Improving the quality of Rwanda’s milk, while turning a profit

  

Good, quality milk is one of the most nutrient-rich natural beverages available. Containing a healthy dose of at least nine essential vitamins and minerals, milk can be, quite literally, a lifesaver for populations suffering from an extremely nutrient-poor diet in developing countries.

A farmhand milking at a Kivu Dairy partners farm in Gisenyi, Rwanda. Picture: Jonathan Kalan

A farmhand milking at a Kivu Dairy partner's farm in Gisenyi, Rwanda. Picture: Jonathan Kalan

Yet in Rwanda, where an estimated 90% of the population is still dependent on agriculture, and well over 60% live below the poverty line, milk consumption hovers around just 12 litres per person, per year. Compared to almost 100 litres per person annually in Kenya, and a lesser 22 litres per person in Uganda, Rwanda lags far behind both its East African neighbours, and the rest of the world, in overall milk consumption.

In early 2010, Dr. Josh Ruxin, an American global health expert and founder of “The Access Project,” a NGO in Rwanda, decided something needed to be done to fix Rwanda’s dairy problem. After nearly a decade of working to improve rural health facilities across Rwanda, Ruxin understood all too well the negative effects of malnutrition on Rwandan citizens.

His solution? Not another charity. Instead, inspired and supported by the Rwandan government’s “investment over aid” approach, which has been a central pillar of President Paul Kigame’s “Vision 2020” development agenda, Ruxin opted for a for-profit social endeavor, called Rwanda Ventures.

The company, founded in 2010, seeks to invest in profitable, market-based approaches addressing the nutrition challenges currently confronting Rwanda. “The goal,” says Ruxin, “is investing in the future of Rwanda’s health.”

Rwanda Venture’s first company, Kivu Dairy, is hoping to modernise Rwanda’s fractured dairy production while producing more nutritious and affordable milk for the country’s roughly 11 million citizens.

Kivu Dairy partners with farmers, cooperatives and dairy processors to lower the cost of milk to the point where Rwandans can afford it for their children, “the majority of whom are chronically malnourished from carbohydrate-rich, protein-poor diets” Ruxin says.

The dairy industry was a clear starter for several reasons. According to a recent report from Technoserve — an international NGO — an astounding 96% of the milk marketed in Rwanda is done through the informal markets. In most cases, milk is carried down from the villages in old yellow jerry cans by farmers with just a few cows, and brought to the edge of larger towns. There, one person tests the acidity (but not necessarily the quality) of the milk. If it passes, farmers can then take their milk to informal roadside vendors for sale. If it fails, the farmers leave empty handed.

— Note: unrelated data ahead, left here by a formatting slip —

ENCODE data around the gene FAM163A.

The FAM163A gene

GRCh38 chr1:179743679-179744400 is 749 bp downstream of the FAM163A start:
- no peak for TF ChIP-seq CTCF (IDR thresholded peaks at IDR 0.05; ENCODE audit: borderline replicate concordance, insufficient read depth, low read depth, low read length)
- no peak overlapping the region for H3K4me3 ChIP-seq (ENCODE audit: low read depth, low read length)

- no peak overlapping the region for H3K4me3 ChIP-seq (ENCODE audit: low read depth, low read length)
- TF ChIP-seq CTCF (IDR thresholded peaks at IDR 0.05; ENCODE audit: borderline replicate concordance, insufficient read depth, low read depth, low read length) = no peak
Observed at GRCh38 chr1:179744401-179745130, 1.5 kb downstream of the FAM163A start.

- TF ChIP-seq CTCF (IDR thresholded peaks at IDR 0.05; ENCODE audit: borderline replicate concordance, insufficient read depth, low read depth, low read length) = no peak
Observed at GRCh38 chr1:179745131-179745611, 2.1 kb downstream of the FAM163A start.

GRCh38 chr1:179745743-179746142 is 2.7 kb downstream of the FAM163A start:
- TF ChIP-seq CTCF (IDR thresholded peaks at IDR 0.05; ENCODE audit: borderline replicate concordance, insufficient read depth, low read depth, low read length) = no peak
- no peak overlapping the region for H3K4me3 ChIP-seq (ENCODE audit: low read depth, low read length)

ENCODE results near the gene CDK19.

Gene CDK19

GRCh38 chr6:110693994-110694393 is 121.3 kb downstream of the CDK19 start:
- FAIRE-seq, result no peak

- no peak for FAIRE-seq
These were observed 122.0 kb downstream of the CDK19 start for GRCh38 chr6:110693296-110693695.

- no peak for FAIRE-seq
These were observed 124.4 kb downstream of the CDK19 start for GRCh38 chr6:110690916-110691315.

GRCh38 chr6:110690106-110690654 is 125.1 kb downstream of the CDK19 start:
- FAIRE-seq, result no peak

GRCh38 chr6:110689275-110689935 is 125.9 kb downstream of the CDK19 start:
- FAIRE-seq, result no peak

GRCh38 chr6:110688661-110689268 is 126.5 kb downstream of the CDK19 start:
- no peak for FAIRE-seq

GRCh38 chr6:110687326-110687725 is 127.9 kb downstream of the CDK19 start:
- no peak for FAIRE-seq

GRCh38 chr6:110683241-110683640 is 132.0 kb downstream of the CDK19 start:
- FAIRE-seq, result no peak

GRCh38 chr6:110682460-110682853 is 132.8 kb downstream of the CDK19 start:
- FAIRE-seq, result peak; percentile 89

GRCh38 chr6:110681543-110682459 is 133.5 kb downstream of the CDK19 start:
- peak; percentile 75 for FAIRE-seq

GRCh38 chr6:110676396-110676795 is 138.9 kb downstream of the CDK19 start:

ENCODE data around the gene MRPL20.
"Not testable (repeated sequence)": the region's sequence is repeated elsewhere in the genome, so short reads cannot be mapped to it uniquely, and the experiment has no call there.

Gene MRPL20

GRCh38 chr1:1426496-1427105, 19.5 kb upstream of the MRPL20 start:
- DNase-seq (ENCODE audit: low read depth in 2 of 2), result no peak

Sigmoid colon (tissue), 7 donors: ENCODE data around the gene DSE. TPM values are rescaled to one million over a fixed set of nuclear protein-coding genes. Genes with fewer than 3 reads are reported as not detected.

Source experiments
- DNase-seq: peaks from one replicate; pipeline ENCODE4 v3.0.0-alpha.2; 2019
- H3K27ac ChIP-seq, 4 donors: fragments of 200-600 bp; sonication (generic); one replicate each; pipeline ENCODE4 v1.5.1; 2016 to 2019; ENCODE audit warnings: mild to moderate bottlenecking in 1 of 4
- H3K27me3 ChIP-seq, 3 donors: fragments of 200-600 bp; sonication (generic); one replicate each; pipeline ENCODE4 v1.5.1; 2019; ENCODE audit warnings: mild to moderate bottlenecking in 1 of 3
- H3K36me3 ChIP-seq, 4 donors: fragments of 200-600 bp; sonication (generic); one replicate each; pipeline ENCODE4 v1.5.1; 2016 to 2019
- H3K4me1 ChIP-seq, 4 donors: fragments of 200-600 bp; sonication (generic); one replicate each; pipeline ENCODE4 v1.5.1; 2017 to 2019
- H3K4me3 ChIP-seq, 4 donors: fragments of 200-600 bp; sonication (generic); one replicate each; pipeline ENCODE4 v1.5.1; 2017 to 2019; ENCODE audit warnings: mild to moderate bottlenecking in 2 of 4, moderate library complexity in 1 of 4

Currently, most small Rwandan farmers have little incentive to produce higher quality milk. They are given a flat rate (around US$.25 per litre) to meet basic quality standards. Kivu Dairy’s business model hopes to change this, Ruxin says, by giving farmers a financial incentive and guaranteed market for higher quality milk.

Kivu Dairy’s first milk collection center, in the northwestern city of Gisenyi, is Rwanda’s first private milk collection center. It’s also the first one solely focused on obtaining nutrient-rich milk, for which Kivu Dairy pays a 25% to 35% premium on the current market price. If farmers have trouble producing the quality levels that Kivu Dairy demands, the company will help them achieve it through free training on collection methods, filtering, feeds, free testing of the milk and other quality control factors.

Over the next eight years, the Rwandan government has set a goal of increasing per capita milk consumption five-fold, and has recently invested in creating 50 small milk collection centres run by locally established cooperatives. If Kivu Dairy’s model proves successful, the company hopes to expand by convincing the government that they can run these collection centres and turn them into profitable enterprises, benefiting both the government and local farmers.

Yet as Kivu Dairy struggles to make its first collection center profitable enough to begin replicating across the country, it won’t be easy. Investing in collection centres and training for farmers isn’t cheap, and building trust with local farmers takes time.

Their biggest challenge, though, appears to be in changing the methods, habits and traditions of milk collection, many of which have been passed down for generations. Something as simple as convincing farmers that letting young calves drink milk straight from their mothers will reduce the cow’s output, remains a difficult endeavour. Tradition is often resistant to change and farmers sometimes can grow impatient when new production methods don’t immediately pay off.

With Rwanda’s recent economic growth, there are many opportunities for industries like dairy to become more organised and formalised, leaving a wide range of opportunities for socially geared companies like Kivu Dairy. While Rwanda Ventures explores other gaps to fill in the markets surrounding nutrition and food security, Ruxin, alongside many others, is watching carefully to see if a model like this can benefit both the people of Rwanda, and his investors.




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